List of Test cricket records

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Donald Bradman, holder of several Test batting records including highest batting average
Sachin Tendulkar is the leading run-scorer and century maker in Test cricket
Muttiah Muralitharan
Muttiah Muralitharan is the highest wicket-taker in Test cricket

Test cricket is played between international cricket teams who are Full Members of the International Cricket Council (ICC).[1] Unlike One Day Internationals, Test matches consist of two innings per team, having no limit in their number of overs.[2] Test cricket is first-class cricket, so statistics and records set in Test matches are also counted toward first-class records. The duration of Tests, currently limited to five days, has varied through Test history, ranging from three days to timeless matches.[3][4] The earliest match now recognised as a Test was played between England and Australia in March 1877;[5] since then there have been over 2,000 Tests played by 11 teams. The frequency of Tests has steadily increased partly because of the increase in the number of Test-playing countries, and partly as cricket boards seek to maximise their revenue.[6]

Cricket is, by its nature, capable of generating large numbers of records and statistics.[7] This list details the most significant team and individual records in Test cricket.

The most successful team in Test cricket, in terms of both wins and win percentage, is Australia, having won 340 of their 723 Tests (47.03%). Barring the ICC World XI, a rest of world team which played a single Test against Australia in 2005, the least successful team are Bangladesh who have struggled since their introduction to Test cricket in 2000, leading to questioning of their Test status.[8][9][10]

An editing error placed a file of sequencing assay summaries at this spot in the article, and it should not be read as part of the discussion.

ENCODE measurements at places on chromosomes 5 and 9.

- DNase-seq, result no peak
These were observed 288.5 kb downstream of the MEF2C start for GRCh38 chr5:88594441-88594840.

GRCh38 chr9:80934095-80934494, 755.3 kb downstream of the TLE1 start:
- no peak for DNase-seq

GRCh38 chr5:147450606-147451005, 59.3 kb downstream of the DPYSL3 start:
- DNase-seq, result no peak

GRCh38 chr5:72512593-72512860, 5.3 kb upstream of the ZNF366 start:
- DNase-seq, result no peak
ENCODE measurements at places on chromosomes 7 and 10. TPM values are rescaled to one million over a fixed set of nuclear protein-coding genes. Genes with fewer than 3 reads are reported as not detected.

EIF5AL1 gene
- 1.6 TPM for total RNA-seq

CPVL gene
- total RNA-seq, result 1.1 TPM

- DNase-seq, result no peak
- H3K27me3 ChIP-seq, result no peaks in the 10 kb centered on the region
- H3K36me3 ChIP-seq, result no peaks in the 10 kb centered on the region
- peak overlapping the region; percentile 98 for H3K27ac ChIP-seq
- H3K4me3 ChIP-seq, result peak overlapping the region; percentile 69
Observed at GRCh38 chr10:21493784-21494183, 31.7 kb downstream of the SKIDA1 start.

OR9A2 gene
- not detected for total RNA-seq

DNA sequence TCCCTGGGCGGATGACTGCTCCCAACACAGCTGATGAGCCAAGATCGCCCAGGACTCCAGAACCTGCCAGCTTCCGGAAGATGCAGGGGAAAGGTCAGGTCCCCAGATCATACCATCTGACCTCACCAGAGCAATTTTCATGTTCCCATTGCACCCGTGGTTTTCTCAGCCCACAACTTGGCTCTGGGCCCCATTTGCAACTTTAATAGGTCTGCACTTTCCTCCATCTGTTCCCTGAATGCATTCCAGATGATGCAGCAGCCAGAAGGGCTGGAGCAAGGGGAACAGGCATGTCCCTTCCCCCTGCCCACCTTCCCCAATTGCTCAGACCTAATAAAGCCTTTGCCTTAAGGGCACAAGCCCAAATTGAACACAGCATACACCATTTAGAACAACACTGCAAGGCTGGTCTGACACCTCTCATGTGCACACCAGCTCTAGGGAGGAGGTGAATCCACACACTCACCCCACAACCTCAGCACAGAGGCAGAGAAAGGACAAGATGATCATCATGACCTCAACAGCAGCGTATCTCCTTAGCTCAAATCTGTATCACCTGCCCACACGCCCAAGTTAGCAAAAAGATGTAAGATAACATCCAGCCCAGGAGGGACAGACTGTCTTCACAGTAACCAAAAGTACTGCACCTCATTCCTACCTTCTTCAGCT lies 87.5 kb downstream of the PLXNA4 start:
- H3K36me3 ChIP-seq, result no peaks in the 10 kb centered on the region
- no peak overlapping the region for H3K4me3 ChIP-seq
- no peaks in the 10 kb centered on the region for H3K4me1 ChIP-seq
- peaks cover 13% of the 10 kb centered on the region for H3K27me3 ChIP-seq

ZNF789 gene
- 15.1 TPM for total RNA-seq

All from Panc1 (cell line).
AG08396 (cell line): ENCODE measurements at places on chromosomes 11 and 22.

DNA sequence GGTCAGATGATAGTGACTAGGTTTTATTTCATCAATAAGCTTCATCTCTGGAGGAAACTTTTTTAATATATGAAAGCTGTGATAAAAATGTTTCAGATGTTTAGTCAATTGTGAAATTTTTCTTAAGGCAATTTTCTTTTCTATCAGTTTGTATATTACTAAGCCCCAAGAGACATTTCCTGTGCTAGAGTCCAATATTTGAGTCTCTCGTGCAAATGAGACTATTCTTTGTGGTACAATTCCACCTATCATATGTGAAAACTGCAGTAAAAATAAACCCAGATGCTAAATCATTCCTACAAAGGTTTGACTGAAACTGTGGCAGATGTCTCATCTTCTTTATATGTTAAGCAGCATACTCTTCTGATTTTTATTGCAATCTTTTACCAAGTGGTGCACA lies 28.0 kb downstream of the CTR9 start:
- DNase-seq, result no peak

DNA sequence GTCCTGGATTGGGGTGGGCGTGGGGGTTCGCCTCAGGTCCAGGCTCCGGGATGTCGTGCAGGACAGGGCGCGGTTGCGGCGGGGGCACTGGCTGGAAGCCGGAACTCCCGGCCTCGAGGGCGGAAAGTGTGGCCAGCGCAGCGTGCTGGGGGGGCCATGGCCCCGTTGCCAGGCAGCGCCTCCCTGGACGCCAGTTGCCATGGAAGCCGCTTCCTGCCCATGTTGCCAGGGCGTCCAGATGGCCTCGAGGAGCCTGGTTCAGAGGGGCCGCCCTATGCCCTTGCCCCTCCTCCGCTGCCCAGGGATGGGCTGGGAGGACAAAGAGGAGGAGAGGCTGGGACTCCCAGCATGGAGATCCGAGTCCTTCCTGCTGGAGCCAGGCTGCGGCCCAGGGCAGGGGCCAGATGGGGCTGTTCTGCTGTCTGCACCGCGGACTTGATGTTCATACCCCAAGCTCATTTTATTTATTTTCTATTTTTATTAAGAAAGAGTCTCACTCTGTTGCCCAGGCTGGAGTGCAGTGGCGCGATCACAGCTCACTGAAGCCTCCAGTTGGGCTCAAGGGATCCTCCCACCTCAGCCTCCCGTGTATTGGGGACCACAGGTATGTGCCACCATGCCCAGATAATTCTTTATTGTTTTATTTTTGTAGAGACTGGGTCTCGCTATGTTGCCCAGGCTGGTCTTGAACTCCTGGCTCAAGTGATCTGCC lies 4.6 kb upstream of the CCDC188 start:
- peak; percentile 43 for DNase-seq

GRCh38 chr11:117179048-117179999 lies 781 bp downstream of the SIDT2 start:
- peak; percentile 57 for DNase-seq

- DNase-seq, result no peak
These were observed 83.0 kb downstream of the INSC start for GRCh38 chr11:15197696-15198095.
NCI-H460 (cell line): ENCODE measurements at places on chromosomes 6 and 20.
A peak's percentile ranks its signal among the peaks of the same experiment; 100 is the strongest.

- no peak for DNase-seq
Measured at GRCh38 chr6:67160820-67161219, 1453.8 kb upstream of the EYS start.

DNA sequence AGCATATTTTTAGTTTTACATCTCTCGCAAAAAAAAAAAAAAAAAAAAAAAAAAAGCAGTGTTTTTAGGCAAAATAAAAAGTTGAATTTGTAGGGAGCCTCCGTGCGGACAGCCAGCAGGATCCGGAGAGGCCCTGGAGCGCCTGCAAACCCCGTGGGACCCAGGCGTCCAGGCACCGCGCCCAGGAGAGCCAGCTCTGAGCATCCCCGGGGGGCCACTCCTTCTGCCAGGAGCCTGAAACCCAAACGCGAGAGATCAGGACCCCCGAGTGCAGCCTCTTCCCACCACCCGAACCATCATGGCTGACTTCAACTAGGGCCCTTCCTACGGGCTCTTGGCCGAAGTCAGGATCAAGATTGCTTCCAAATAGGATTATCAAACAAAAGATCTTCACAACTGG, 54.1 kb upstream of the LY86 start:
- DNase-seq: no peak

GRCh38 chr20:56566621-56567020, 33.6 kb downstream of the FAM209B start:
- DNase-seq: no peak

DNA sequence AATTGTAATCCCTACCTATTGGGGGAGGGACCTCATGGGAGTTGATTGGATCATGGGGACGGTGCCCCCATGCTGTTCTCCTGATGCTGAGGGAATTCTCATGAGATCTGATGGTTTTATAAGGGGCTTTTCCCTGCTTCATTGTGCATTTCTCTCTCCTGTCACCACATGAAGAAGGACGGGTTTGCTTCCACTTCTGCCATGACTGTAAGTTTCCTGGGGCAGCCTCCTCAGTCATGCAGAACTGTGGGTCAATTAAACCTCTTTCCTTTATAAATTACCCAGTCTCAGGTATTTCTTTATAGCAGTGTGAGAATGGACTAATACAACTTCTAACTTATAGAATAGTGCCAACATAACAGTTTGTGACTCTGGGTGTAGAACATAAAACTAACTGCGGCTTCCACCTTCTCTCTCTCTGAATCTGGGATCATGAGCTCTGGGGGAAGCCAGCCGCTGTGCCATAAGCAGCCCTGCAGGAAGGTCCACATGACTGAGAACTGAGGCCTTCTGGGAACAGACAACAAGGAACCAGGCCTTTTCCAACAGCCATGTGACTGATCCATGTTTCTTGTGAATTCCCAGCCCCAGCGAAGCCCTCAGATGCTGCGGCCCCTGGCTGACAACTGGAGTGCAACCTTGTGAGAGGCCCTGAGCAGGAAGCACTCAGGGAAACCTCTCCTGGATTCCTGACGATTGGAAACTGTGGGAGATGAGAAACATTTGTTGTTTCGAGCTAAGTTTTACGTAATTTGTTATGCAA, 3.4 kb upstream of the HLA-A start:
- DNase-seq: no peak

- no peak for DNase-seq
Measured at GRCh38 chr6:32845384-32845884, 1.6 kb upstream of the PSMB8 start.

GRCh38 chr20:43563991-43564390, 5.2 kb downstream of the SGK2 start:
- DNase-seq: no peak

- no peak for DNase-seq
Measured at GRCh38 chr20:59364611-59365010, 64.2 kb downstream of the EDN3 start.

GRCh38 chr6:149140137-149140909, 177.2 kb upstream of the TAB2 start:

Australian Donald Bradman, widely considered the greatest batsman of all time,[11][12] holds several personal and partnership records. He scored the most runs in a series, has the most double centuries and was a part of the record fifth and sixth wicket partnerships. His most significant record is his batting average of 99.94. One of cricket's most famous statistics,[13][14] it stands almost 40 runs higher than any other batsman's average. Don Bradman is the only player in the world to have scored 5000 runs against a single opposition. He has scored 5028 runs against England.[15]

In the Manchester Test of 1956, England spin bowler Jim Laker took 19 wickets for 90 runs (19–90) which set not only the Test record for best match figures but also the first-class one.[16] In taking 10–53 in the second innings he became the first bowler to capture all ten wickets in a Test match innings, and his analysis remains the best innings figures. Indian Leg-spinner Anil Kumble is the only other bowler to have taken 10 wickets in an innings, claiming 10–74 against Pakistan in 1999.[17] West Indies batsman Brian Lara has the highest individual score in Test cricket: he scored 400 not out against England in 2004 to surpass the innings of 380 by Matthew Hayden six months earlier. Lara had held the record before Hayden, with a score of 375 against England 10 years earlier.[18]

The trend of countries to increase the number of Test matches they play means that the aggregate lists are dominated by modern players. Sri Lankan spinner Muttiah Muralitharan became the highest Test wicket-taker in December 2007, when he passed Shane Warne's total of 708 wickets.[19] Within a year, the equivalent batting record of highest run-scorer had also changed hands: Sachin Tendulkar surpassed the tally of 11,953 runs by Brian Lara.[20] The record for most dismissals by a wicket-keeper is held by Mark Boucher of South Africa[21] while the record for most catches by a fielder is held by Rahul Dravid.[22]

Listing criteria

In general the top five are listed in each category (except when there is a tie for the last place among the five, when all the tied record holders are noted).

Listing notation

Team notation
  • (300–3) indicates that a team scored 300 runs for three wickets and the innings was closed, either due to a successful run chase or if no playing time remained
  • (300–3 d) indicates that a team scored 300 runs for three wickets, and declared its innings closed
  • (300) indicates that a team scored 300 runs and was all out
Batting notation
  • (100) indicates that a batsman scored 100 runs and was out